the high school will continue but
its discontinuation will only be
delayed for one of two years." He
added that it was inevitable that
University High School will be dis-
continued.
Dean Lehmann noted that there
were many inadequate features in
University High School including
inadequate pool, athletic, science
and home economics facilities.

Expect Vote
On Package
This 'Week
Ways, Means Unit
Approves Measures
With Few Changes
By MICHAEL HARRAH
City Editor
Special To The Daily
LANSING-The House will con-
sider appropriations bills, includ-
ing the University's allotments,
in the general orders calendar
today or tomorrow, Rep. Arnell E.
E n g s t r o m (R - Traverse City),
chairman of the House Committee
on Ways and Means, said yester-
day.
If the body approves the ap-
propriations package it will go to
third reading' and final passage
Thursday or Friday.
The ways and means committee
reported out their recommenda-
tions on appropriations last week.
The University's sum for the gen-
eral operating budget and capital
outlay programs went unchanged
from thle Senate version of the
bills, passed two weeks ago.
Total Package Slashed
Although the total appropria-
tions package has been sliced by
several million dollars off the Sen-
ate version, many major approp-
riations weren't touched.
A total of $122.6 million ,is
slated for higher education in the
1963-64 budget as it now stands,
just about what the governor
recommended. Almost one-third of
the total goes to the University:
$38.2 million,
The University is also slated to
receive $2.7 million for "opera-
tion and administration of the
psychiatric service in Children's
Hospital, neuro-psychiatric insti-
tutions and the Mental Health Re-
search Institute." This figure rep-
resents a $500,000 increase over
the amended Senate version, re-
storing the total to the original
amount recommended by Sen.
Frank D. Beadle (R-St. Clair),
chairman of the Senate Commit-
tee -on Appropriations.
Details of 'U' Bill
As the appropriations package
now stands, the University will
also receive some $5 million in
capital outlay and planning money
for a variety of projects, including
$2.3 million to continue work on
the music school, $772,000 to com-
plete the Physics-Astronomy Bidg.,
$750,000 to complete renovation
of the central heating plant,
$625,000 to continue renovations
of University Hospital, $500,000
to start 'construction of Fluids
Engineering Unit II, and planning
money for a new dental building
and Medical Science Unit II.
Michigan State University fared
better in the House than in the
Senate. The ways and means com-
mittee restored $200,000 of the
$386,000 cut from MSU's budget
by the Senate. The institution's
total figure now stands at $32.2
million.
The alterations were made in
the funds alloted for MSU's ex-
tension and agricultural experi-
mentation programs. By putting
the $200,000 back into the pro-
gram, the House gave State a total
of $5.2 million for the extension
service and the agricultural ex-
perimentation station. This is the
same amount appropriated last
year.
Other Appropriations
Other appropriations for gen-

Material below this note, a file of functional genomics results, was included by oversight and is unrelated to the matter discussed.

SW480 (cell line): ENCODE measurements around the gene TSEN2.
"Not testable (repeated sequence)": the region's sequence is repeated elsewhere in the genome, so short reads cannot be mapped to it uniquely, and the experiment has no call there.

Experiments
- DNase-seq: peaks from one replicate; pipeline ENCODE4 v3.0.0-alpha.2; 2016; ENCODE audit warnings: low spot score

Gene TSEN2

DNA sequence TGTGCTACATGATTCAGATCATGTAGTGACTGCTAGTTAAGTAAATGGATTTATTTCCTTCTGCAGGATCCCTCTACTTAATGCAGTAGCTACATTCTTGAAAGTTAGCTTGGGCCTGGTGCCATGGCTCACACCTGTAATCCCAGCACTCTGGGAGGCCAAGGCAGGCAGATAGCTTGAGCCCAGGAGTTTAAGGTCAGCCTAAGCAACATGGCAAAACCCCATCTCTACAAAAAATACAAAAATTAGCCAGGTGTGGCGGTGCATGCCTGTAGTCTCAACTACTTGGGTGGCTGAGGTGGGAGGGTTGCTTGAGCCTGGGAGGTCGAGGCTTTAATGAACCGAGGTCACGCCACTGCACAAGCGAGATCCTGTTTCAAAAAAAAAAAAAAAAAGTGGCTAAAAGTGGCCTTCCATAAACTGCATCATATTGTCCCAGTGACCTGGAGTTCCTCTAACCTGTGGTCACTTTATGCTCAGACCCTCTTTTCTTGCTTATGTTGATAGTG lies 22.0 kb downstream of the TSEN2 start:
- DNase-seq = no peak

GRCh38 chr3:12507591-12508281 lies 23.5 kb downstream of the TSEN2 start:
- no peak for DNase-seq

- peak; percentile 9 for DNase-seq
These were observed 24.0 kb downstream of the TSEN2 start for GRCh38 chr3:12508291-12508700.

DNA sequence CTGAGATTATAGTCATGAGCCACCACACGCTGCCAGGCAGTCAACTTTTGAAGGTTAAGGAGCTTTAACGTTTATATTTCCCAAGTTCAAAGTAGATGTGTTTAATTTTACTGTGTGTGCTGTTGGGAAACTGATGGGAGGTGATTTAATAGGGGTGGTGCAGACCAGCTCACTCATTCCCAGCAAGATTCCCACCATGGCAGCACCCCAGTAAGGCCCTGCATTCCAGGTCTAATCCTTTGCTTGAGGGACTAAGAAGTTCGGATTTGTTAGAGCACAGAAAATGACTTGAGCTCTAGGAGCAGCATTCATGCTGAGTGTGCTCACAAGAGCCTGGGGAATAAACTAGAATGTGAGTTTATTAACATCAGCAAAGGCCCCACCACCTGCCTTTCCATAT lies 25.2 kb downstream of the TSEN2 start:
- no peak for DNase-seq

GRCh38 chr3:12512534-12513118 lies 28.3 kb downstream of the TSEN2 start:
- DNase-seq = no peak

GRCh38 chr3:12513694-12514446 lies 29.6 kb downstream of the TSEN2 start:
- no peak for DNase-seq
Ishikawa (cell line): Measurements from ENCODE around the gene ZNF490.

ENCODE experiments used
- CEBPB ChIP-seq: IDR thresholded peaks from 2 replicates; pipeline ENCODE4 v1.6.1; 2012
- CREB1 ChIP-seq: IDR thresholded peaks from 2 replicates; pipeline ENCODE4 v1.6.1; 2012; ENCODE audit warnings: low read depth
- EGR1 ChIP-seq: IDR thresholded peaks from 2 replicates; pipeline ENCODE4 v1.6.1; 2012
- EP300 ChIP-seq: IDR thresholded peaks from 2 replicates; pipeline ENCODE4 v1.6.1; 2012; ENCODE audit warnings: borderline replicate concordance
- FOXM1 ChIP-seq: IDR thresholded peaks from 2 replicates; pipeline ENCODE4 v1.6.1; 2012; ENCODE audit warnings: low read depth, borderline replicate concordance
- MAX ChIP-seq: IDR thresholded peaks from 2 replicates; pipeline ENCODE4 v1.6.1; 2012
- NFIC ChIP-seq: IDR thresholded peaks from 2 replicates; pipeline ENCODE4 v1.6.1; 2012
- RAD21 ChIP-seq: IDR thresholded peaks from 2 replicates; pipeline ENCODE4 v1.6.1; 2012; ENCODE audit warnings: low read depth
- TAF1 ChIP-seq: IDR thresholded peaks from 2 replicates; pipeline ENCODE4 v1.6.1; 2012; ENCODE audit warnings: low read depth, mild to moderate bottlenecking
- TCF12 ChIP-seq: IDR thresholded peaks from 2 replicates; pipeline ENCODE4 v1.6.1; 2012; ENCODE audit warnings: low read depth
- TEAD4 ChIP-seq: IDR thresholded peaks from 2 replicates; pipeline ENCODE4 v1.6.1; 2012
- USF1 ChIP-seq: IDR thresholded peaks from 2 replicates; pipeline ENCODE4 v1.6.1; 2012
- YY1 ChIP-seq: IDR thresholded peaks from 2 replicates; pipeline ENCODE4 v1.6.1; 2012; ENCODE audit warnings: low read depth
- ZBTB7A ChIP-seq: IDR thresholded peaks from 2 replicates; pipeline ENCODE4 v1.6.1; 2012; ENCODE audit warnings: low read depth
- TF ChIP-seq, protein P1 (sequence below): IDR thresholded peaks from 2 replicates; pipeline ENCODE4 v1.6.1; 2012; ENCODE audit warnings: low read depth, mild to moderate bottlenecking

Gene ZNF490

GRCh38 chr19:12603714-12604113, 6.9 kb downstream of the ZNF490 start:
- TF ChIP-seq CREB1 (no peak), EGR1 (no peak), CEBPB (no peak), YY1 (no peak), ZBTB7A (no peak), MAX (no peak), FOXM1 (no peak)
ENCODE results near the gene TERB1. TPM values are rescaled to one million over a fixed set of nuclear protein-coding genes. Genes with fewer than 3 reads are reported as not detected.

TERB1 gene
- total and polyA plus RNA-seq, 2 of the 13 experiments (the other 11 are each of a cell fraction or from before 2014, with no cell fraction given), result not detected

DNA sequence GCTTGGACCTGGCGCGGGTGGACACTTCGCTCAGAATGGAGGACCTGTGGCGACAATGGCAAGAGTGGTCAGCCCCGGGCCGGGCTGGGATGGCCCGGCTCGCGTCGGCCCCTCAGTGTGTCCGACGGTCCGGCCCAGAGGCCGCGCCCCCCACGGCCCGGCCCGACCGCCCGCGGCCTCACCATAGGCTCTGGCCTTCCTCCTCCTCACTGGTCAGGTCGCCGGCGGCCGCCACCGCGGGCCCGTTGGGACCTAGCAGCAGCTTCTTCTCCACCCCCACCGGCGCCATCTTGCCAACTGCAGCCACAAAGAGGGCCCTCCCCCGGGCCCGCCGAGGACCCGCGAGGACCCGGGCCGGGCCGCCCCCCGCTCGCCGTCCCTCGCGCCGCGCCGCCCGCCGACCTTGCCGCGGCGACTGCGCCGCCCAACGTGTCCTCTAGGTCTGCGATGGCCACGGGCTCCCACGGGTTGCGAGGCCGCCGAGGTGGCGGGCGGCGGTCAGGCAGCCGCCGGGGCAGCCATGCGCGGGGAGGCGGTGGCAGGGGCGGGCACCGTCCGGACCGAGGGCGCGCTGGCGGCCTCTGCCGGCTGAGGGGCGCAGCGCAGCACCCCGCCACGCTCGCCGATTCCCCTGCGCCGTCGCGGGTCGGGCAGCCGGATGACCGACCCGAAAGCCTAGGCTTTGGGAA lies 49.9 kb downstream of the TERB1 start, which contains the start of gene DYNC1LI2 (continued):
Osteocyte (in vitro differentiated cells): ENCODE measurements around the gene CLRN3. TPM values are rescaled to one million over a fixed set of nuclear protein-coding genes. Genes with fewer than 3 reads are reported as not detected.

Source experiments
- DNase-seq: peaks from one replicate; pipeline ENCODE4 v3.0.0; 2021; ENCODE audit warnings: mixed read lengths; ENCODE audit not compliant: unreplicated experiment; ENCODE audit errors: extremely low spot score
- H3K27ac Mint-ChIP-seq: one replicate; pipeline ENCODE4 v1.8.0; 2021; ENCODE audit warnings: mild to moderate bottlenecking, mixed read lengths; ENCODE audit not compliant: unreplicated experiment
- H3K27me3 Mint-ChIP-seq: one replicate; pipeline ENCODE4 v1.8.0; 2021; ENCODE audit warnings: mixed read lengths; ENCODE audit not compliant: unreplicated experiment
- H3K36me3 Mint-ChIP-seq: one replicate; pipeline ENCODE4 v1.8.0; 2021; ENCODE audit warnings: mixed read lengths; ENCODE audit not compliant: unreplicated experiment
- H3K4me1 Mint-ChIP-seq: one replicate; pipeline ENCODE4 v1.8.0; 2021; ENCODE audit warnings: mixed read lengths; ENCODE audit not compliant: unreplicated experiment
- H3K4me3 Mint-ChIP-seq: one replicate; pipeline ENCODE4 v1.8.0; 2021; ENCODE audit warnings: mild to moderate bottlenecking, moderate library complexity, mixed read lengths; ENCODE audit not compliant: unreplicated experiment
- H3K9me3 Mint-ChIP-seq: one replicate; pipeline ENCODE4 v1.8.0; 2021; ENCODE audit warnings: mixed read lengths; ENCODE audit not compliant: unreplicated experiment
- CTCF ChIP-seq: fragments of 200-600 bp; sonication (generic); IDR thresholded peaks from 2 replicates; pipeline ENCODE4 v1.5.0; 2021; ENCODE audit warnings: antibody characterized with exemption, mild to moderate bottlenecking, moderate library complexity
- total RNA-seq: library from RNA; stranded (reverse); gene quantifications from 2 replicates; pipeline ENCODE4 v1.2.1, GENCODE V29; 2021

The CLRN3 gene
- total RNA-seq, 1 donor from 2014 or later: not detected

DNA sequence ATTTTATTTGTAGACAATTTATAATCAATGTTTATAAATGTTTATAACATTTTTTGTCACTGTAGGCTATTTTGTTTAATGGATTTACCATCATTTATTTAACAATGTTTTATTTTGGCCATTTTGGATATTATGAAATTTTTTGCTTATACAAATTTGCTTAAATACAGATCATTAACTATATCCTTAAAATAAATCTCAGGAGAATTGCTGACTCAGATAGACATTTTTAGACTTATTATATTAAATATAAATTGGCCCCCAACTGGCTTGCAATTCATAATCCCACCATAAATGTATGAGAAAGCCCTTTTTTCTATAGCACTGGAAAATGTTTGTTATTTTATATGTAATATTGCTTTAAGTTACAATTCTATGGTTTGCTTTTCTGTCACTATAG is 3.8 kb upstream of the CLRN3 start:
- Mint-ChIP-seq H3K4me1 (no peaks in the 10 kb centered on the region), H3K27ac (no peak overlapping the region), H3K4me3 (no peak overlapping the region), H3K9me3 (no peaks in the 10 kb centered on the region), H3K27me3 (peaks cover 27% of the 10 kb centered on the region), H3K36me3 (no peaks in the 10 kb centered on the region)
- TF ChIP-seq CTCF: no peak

eral operations in higher educa-
tion included $17.6 million for
Wayne State University, $5.9 mUl-
lion for Western Michigan Uni-
versity, $3.7 million for Eastern
Michigan University, $3.5 million
each for Central Michigan Uni-

versity and Michigan College of
Mining and Technology, $2.6 mil-
lion for Ferris Institute, $1.8 mil-
lion for Northern Michigan Uni-
versity, and $558,000 for Grand
Valley College.
Figures on the capital outlay
allotments for the other schools
also cleared the committee. MSU

SRC Suggests New Plan
Of Student Participation
By GLORIA BOWLES
An alternative proposal to a Student Government Council plan
for student-faculty government was outlined by the faculty Student
Relations Committee yesterday.
Reporting to the Senate Advisory Committee on University Af-
fairs (SACUA), the group suggested the formation of student com-
mittees parallel to committees of the Faculty Senate.
The students had asked for appointment to eight major commit-
tees of the Faculty Senate. The Senate meets only once a year and
. conducts the major portion of its
business through the SACUA and
its related committees..

DRAMA SEASON'S FIVE SHOWS:

Devine, Davis, MCambridge To Star in omedies

Andy Devine, Ozzie Davis and Mercedes McCambridge will star in
three of the Drama Season's five productions this spring.
Devine will star in Paul Osborn's fantasy-comedy, "On Borrowed
Time," which involves a boy and his grandfather chasing Death up a
tree. Devine has been in motion pictures for 36 years.
Davis will perform in his own "Purlie Victorious," a comic-farce
about Negroes looking at current problems with Dick Gregory-type
humor.
Also a Movie
Recently running in Chicago, the play has been made into a movie

Reciprocal Arrangement
The SRC proposal notes that
"these student committeesmight
then, upon their own request, or
upon invitation by the Senate
committees, be included in the
Committee deliberations," and
added, "a similar reciprocity might
be extended to members of the
Senate committees."
Eight SGC members attended
the meeting, and in general ob-
jected to the SRC suggestion on
the grounds that it would only in-
crease an already unwieldly stu-
dent government bureaucracy.
Dichotomy Remains

.......... ls . "